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1994 Grand National

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Location  Aintree Racecourse
Winning horse  Miinnehoma
Jockey  Richard Dunwoody
Date  9 April 1994
SP  16/1
Trainer  Martin Pipe
1994 Grand National

The 1994 Grand National (known as the Martell Grand National for sponsorship reasons) was the 147th official renewal of the Grand National horse race that took place at Aintree near Liverpool, England, on 9 April 1994.

Contents

It was won in a time of 10 minutes 18.8 seconds, and by a distance of one-and-a-quarter lengths by 16/1 shot Miinnehoma, ridden by Northern Irish jockey Richard Dunwoody, his second Grand National victory. The winner was trained by Martin Pipe of Wellington, Somerset, and carried the red jacket with yellow star and sleeves and cap with red star of comedian Freddie Starr. The winning owner collected £115,606 of a total prize fund shared through the first five finishers of £194,000. A maximum of 40 competitors were permitted but only 36 ran. All of the horses returned safely.

Leading contenders

Moorcroft Boy was installed as favourite on race day after an impressive season which had seen him finish first or second in nine consecutive long-distance chases, including a victory in the Warwick National in January and a second place to Master Oats in the Greenhalls Gold Cup at Kempton in February. This impressive run and very lenient treatment from the handicapper, who allotted him nine stone and 8 lbs and ensured he would not be giving weight to any of his rivals, led the public to back him down to 5/1 at the off. Adrian Maguire who had partnered him in the most recent four of those nine outings took the mount as his second ride in the National, having also been part of the previous year's void race. Maguire was also the leading rider at the meeting with three wins going into the National, although he had been handed a three-day riding ban after the first race of the day for over use of the whip. The ban would not take effect at the Aintree meeting however.

Maguire kept the horse out of trouble in mid-division for most of the race before gradually moving through the fallers and tiring horses to lie fifth at the second jump of Becher's Brook. The favourite moved up to join the three leaders turning for home and jumped the second-last disputing the lead with Miinnehoma. When Maguire asked the horse to quicken into the last fence he jumped two lengths clear, but weakened on the 494-yard run-in to finish 21 lengths back in third. After the race it emerged that Moorcroft Boy had broken a blood vessel within strides of the last fence and raced up the run-in choking. He later suffered a broken neck when falling in the Becher Chase the following November but was nursed back to health to win the 1996 Scottish Grand National, his final race before retiring.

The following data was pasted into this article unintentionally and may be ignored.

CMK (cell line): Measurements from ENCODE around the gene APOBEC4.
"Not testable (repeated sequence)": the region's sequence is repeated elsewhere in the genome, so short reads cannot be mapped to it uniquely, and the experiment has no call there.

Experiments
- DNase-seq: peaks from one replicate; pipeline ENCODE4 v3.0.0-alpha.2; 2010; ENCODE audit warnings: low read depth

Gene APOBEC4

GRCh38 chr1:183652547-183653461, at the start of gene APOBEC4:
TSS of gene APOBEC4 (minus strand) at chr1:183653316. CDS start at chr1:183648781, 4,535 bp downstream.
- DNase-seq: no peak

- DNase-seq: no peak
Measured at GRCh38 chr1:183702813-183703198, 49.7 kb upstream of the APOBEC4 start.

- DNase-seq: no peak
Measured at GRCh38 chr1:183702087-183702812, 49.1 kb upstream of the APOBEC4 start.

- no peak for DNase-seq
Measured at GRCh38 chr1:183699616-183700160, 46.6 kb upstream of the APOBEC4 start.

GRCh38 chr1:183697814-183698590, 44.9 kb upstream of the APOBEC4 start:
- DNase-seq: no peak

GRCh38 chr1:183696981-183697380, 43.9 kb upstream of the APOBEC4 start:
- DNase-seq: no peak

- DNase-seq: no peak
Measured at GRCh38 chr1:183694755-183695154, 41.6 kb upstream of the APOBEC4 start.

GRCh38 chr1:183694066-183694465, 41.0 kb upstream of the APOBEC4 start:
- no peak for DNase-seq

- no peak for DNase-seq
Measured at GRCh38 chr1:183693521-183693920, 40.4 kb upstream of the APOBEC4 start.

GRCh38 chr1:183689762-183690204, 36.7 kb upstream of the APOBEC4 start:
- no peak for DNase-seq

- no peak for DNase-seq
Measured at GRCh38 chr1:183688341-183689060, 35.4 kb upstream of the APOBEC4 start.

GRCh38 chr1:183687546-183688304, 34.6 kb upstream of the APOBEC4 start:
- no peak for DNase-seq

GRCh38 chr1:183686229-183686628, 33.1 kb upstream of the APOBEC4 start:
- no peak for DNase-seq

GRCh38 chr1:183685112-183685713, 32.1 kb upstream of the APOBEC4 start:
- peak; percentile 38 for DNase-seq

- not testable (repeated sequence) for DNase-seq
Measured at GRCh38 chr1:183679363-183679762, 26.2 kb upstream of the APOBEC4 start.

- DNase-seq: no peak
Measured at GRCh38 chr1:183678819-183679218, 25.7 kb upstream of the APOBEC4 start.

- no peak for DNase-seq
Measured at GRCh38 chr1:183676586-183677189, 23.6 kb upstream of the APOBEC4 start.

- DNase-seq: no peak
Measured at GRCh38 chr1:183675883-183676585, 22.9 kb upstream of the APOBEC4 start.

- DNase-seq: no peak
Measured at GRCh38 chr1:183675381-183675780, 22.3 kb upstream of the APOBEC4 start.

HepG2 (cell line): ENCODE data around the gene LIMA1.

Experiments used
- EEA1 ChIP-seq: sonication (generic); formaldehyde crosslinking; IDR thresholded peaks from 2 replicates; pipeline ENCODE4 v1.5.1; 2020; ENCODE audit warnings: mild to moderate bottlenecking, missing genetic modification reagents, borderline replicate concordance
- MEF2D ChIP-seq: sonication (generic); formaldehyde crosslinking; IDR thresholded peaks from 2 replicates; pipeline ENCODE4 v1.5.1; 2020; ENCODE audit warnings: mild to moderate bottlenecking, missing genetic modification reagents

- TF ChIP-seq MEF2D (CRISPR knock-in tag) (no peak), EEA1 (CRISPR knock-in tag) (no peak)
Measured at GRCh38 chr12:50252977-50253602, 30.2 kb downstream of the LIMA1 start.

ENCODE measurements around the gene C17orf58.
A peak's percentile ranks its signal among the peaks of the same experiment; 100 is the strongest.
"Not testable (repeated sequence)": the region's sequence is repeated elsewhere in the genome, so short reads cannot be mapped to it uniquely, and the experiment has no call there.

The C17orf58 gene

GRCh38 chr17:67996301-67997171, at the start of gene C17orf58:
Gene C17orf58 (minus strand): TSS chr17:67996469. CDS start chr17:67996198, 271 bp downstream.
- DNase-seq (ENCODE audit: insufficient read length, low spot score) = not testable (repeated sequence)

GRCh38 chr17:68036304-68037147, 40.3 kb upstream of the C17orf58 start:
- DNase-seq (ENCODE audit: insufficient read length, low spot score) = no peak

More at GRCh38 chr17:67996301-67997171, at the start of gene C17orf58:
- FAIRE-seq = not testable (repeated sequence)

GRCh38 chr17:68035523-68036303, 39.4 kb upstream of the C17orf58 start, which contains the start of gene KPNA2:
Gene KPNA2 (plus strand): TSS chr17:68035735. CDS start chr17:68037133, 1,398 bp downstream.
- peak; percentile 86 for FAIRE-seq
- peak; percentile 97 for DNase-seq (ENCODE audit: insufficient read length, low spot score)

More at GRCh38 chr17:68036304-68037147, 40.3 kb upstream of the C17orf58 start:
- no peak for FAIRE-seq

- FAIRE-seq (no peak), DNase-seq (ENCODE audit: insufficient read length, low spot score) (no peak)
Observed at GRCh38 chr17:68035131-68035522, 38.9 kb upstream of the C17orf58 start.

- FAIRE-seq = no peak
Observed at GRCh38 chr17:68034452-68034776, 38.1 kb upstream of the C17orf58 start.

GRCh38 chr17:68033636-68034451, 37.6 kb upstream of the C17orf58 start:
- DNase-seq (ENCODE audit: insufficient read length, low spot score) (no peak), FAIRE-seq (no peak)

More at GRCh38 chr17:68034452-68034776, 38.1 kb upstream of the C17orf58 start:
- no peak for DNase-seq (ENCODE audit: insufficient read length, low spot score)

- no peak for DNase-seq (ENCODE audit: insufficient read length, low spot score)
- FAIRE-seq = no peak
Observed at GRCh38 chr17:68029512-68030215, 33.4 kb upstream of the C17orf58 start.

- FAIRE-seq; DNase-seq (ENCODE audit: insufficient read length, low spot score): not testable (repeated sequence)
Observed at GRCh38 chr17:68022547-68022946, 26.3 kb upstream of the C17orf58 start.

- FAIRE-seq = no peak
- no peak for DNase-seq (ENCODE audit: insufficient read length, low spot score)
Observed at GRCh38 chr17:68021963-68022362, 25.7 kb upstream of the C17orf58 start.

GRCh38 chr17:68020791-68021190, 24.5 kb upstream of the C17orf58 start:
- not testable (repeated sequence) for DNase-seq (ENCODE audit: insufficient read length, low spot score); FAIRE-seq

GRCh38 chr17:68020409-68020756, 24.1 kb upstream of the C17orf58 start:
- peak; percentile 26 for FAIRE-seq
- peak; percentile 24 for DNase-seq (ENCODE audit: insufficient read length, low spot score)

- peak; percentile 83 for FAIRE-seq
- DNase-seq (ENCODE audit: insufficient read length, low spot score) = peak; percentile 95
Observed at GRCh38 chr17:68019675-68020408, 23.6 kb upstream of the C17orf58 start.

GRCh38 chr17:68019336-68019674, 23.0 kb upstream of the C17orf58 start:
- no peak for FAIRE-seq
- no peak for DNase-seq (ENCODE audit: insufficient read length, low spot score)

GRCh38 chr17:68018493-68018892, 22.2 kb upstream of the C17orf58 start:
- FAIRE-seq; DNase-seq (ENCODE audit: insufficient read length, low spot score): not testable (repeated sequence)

Double Silk was another hunter chaser who went to Aintree on the back of a run of ten consecutive victories, which included the 1993 Cheltenham and Aintree Foxhunters chases, the former of which had seen him secure a second consecutive victory over Moorcroft Boy. The remainder of his wins had been in small hunter chases before returning to Cheltenham three weeks before the National to successfully defend his Foxhunters title. Like the favourite, he was lightly treated by the handicapper, carrying ten stone and 4 lbs, and was heavily backed down to a starting price of 6/1 at the off. Amateur rider Ron Treloggan, who had partnered the horse in all of his previous fourteen starts, became one of nine riders making their Grand National debut, including future winning riders, Paul Carberry and Tony Dobbin. Double Silk was sent to the front right at the start and stayed there until the 13th fence when, for the only time in a career that spanned 31 races, he fell, having possibly been unsighted by a loose horse. Neither horse nor rider took part in the National again.

Master Oats was backed heavily after beating Moorcroft Boy in the Greenhall's Gold cup at Kempton in February and was sent off at 9/1, giving Norman Williamson his fourth ride in the race. The pair were moving up into the front rank when they fell at the 13th fence. The horse went on to win his next five races including the Welsh Grand National and Cheltenham Gold Cup.